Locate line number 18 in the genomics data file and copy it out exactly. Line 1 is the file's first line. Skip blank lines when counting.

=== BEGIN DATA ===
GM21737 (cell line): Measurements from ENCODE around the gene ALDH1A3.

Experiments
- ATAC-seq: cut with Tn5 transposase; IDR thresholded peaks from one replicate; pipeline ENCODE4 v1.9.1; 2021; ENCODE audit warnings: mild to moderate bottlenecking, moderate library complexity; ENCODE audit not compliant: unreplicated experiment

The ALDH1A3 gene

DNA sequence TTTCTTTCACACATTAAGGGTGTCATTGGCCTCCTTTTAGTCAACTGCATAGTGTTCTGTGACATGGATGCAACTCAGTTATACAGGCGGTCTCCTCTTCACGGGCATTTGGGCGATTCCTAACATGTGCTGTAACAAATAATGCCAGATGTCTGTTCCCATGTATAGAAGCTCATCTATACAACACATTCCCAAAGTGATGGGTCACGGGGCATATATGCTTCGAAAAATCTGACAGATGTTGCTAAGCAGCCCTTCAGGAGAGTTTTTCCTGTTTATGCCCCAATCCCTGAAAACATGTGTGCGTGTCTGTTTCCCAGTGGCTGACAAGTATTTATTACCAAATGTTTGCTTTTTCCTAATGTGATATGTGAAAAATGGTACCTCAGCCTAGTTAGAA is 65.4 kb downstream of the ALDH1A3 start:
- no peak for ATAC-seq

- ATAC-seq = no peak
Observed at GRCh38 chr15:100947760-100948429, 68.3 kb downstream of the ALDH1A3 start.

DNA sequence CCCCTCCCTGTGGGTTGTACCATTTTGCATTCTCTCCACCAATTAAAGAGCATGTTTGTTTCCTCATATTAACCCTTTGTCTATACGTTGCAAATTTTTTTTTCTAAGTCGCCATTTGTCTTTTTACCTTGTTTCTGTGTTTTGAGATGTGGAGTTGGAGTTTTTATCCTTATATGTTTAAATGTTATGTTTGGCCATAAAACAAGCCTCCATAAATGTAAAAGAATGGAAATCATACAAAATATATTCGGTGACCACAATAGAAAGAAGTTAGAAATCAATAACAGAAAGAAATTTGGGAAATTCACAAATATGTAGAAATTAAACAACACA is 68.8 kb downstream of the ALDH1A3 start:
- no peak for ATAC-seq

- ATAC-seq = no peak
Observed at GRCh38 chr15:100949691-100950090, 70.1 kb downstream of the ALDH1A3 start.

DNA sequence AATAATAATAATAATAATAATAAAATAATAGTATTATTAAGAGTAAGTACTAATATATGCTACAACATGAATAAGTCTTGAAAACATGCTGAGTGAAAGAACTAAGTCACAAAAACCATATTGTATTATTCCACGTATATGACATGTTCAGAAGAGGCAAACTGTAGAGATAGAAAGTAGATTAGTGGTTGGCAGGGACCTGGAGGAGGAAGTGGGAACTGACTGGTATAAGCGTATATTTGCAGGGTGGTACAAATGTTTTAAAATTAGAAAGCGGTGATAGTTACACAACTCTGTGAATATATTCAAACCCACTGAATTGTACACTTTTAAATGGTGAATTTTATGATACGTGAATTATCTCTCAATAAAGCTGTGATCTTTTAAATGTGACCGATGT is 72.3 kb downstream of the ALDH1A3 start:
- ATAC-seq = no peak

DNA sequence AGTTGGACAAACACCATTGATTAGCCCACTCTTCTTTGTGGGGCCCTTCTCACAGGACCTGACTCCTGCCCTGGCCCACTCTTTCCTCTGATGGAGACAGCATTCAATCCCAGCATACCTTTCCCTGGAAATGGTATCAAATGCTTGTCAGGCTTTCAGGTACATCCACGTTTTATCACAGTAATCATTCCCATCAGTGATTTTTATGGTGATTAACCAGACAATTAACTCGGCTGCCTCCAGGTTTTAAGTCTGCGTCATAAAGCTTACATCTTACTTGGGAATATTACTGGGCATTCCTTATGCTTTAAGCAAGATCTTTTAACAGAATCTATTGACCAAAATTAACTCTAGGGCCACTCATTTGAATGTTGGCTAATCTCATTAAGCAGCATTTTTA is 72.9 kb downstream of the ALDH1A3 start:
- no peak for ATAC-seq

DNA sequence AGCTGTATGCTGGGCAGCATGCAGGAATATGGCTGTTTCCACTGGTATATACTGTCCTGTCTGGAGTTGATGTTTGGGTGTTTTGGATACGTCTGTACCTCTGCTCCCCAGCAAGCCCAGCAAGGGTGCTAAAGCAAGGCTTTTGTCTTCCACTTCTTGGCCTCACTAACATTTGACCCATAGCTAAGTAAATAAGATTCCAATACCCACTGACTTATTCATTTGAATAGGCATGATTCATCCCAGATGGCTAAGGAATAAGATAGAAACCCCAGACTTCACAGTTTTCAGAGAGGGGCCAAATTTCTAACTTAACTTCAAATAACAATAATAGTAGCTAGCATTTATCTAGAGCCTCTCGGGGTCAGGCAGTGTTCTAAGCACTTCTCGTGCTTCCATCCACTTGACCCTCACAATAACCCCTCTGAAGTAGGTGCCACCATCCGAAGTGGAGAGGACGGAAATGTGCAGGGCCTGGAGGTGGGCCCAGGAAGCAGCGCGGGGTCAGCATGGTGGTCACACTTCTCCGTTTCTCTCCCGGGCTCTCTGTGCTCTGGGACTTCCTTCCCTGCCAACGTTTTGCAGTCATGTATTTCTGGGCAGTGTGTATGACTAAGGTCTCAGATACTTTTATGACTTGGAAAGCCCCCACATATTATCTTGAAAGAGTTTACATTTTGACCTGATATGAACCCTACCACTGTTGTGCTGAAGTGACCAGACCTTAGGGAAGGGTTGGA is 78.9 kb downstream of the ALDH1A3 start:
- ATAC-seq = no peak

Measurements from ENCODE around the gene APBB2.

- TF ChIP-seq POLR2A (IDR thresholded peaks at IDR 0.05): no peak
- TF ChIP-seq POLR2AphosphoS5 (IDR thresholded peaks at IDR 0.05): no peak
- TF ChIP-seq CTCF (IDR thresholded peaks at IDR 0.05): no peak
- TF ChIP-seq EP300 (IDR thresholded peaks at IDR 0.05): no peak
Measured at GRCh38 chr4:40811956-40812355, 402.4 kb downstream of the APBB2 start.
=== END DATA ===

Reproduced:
- ATAC-seq = no peak